Is Currency Devaluation Appropriate for Improving Trade Balance in the WAMZ Countries?

Part of the Advances in African Economic, Social and Political Development book series (AAESPD)


The paper examines the appropriateness of devaluation in improving trade balance in the six WAMZ countries. The motivation is largely derived from the need to reverse the deteriorating external sector of these countries which has become worrisome particularly from the latter half of 2014 on the backlash of slump in commodities prices and tight global monetary condition. The study employs descriptive analysis, granger causality technique, and Vector Error Correction Model (VECM) to analyze the impact of devaluation on trade balance in these countries. Two other control variables, domestic and global output, are included in the model to capture the impact of domestic and global shock while the data covers the period 1980–2014. The trend analysis reveals considerable volatility in real exchange rate in all the countries with the exception of the Gambia while there is a virtual absence of co-movement between devaluation and trade balance in all the countries. All the series are integrated to the first order while Johansen cointegration test indicates the existence of long run relationship among the variables employed in the study.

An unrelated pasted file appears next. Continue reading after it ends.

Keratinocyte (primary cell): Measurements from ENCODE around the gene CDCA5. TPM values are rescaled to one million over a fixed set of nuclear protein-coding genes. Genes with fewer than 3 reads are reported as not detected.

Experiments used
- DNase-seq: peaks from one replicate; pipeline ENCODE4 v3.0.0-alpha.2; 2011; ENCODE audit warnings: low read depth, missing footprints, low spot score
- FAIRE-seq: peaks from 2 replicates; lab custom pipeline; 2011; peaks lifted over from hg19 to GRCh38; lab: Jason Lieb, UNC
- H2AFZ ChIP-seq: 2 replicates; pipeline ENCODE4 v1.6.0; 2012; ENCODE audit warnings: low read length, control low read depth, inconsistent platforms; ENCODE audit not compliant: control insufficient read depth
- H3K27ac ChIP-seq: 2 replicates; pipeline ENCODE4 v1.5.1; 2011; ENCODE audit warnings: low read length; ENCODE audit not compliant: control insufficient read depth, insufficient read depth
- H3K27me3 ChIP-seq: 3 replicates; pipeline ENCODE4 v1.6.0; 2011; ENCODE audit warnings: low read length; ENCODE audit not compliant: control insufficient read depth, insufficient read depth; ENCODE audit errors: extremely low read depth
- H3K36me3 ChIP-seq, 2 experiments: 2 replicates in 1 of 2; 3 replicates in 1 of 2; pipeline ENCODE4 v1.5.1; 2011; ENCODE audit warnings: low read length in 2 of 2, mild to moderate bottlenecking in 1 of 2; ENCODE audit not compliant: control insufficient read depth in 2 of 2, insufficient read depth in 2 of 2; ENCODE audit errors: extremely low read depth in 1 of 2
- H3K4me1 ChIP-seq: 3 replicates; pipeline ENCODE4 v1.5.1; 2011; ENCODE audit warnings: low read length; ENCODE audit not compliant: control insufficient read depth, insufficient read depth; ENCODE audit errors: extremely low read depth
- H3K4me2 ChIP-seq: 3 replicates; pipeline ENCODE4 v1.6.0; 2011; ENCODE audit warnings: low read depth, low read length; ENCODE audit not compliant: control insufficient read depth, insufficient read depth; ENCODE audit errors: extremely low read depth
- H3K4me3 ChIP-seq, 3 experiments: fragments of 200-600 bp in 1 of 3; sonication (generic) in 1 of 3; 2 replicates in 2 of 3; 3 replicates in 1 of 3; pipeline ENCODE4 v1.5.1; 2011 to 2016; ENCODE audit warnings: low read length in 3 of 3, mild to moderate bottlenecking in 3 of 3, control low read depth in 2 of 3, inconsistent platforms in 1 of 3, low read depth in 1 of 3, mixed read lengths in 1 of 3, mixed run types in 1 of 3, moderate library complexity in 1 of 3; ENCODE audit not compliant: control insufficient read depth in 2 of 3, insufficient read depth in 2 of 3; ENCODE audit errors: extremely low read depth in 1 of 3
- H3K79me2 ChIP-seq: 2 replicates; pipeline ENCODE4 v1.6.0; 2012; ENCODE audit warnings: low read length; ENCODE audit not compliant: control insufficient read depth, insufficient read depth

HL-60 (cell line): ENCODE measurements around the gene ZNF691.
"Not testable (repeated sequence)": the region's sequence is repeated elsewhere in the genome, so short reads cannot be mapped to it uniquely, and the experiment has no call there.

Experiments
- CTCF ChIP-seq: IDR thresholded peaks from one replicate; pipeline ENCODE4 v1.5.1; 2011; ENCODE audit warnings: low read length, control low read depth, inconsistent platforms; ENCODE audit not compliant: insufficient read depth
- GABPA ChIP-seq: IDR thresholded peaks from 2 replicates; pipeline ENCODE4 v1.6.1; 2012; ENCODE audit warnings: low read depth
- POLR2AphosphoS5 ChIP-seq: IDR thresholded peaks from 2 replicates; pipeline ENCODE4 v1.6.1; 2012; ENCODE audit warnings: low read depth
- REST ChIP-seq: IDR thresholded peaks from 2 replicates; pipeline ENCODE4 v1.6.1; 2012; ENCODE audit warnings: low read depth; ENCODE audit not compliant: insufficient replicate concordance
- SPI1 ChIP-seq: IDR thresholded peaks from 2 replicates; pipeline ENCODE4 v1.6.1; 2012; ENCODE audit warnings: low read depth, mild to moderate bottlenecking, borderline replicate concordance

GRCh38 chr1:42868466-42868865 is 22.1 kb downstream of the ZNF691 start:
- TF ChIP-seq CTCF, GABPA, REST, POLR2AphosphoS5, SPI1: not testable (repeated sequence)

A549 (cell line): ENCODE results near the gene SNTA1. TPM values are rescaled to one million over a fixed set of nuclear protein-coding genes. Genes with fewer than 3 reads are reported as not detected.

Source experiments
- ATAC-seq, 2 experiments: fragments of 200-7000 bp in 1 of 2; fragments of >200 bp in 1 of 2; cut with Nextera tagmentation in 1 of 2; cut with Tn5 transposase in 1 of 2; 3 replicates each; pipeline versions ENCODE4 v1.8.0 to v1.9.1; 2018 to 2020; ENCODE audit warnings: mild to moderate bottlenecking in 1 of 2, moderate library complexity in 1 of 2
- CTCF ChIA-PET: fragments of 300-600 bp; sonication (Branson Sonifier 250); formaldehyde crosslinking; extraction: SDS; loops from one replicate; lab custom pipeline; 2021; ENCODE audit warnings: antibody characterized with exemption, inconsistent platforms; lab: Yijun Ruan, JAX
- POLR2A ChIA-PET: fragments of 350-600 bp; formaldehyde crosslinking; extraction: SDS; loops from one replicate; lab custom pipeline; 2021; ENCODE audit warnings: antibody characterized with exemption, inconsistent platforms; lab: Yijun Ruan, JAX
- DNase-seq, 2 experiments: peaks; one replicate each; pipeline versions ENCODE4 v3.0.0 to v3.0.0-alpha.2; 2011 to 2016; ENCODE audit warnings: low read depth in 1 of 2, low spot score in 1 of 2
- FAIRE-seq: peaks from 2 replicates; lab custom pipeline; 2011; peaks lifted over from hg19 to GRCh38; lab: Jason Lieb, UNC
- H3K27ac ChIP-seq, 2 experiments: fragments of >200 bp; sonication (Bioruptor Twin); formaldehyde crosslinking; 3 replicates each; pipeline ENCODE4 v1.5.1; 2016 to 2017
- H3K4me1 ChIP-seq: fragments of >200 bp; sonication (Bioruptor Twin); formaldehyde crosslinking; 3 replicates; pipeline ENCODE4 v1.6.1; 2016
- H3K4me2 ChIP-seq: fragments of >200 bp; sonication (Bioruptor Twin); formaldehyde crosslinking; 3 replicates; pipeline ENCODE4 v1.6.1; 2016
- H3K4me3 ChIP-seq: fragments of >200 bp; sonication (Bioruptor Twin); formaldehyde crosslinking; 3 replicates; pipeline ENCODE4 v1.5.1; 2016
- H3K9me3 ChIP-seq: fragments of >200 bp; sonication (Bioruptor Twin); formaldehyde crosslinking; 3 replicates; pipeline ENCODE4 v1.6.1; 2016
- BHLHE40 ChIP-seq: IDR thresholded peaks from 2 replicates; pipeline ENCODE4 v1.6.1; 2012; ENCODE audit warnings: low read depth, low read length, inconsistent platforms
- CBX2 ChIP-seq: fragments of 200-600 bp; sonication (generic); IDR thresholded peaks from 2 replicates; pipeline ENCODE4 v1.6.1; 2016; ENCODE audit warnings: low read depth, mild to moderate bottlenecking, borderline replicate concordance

Results of the normalized long run model indicates that the coefficient of real exchange rate is positively significant in only Liberia while it is negatively significant in the Gambia only. Real exchange rate is not significant in the remaining four countries, suggesting that devaluation may not lead to an improvement in trade balance in the WAMZ countries except probably in Liberia. Results from the models further suggest that external condition like expansion in global output tends to have positive impact on trade balance though the effect is not significant in all the countries. The variables are virtually not significant in the short run models for all the countries while the vector error correction term is suggestive that the impact of shock to trade balance does not wane rapidly. The study recommends, among others, that devaluation may not be the most appropriate policy option to improve trade balance in these countries while these economies should endeavor as much as possible to improve the export content of Gross Domestic Product in order allow local economic condition drive trade balance.

JEL Classification

F32 F14 C82 C32 


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Copyright information

© Springer Nature Switzerland AG 2019

Authors and Affiliations

  1. 1.West African Monetary InstituteAccraGhana

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